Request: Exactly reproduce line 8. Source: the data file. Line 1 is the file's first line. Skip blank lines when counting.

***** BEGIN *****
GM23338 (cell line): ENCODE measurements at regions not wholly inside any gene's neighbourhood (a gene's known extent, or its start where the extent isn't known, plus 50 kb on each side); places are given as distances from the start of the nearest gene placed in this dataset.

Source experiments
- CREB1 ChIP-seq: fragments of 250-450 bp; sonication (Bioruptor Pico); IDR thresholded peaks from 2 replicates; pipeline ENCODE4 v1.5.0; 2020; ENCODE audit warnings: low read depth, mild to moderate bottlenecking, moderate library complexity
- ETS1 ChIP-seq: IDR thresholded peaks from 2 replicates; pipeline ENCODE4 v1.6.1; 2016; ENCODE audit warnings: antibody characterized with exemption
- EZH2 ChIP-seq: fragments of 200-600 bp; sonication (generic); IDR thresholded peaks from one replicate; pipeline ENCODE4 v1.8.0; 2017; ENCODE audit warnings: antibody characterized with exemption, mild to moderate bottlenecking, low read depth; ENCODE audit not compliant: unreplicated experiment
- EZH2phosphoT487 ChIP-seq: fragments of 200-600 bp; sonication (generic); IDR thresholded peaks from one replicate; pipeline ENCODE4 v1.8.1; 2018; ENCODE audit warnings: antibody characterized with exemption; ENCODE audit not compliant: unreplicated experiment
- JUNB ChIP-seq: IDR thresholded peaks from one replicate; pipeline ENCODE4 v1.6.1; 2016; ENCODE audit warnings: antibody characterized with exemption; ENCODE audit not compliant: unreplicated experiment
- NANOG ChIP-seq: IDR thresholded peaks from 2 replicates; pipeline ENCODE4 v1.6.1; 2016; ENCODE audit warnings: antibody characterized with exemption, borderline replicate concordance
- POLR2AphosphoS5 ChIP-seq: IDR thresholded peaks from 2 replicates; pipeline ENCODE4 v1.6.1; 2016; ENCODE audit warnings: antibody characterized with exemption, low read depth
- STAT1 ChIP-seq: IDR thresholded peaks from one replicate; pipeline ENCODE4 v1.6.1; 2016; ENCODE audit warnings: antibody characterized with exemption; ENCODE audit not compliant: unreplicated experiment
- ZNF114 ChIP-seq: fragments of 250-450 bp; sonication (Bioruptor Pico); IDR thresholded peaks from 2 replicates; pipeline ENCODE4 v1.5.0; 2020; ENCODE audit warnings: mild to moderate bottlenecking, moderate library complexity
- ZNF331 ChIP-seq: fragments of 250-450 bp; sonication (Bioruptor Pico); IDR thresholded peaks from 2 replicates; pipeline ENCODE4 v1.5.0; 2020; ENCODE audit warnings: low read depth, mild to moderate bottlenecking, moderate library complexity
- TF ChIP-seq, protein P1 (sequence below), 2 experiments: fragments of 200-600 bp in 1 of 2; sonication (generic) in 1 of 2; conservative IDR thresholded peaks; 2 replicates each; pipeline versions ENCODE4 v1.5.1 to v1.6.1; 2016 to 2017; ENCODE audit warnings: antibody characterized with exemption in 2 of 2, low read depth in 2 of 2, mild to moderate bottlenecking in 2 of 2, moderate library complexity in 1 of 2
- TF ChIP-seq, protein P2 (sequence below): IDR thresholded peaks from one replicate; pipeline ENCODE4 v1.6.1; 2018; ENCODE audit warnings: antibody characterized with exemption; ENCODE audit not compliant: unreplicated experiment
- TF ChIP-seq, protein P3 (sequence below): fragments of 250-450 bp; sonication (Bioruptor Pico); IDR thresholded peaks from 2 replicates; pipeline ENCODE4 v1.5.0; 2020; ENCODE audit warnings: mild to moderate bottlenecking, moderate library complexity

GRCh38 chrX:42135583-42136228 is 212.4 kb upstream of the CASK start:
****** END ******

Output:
- NANOG ChIP-seq: IDR thresholded peaks from 2 replicates; pipeline ENCODE4 v1.6.1; 2016; ENCODE audit warnings: antibody characterized with exemption, borderline replicate concordance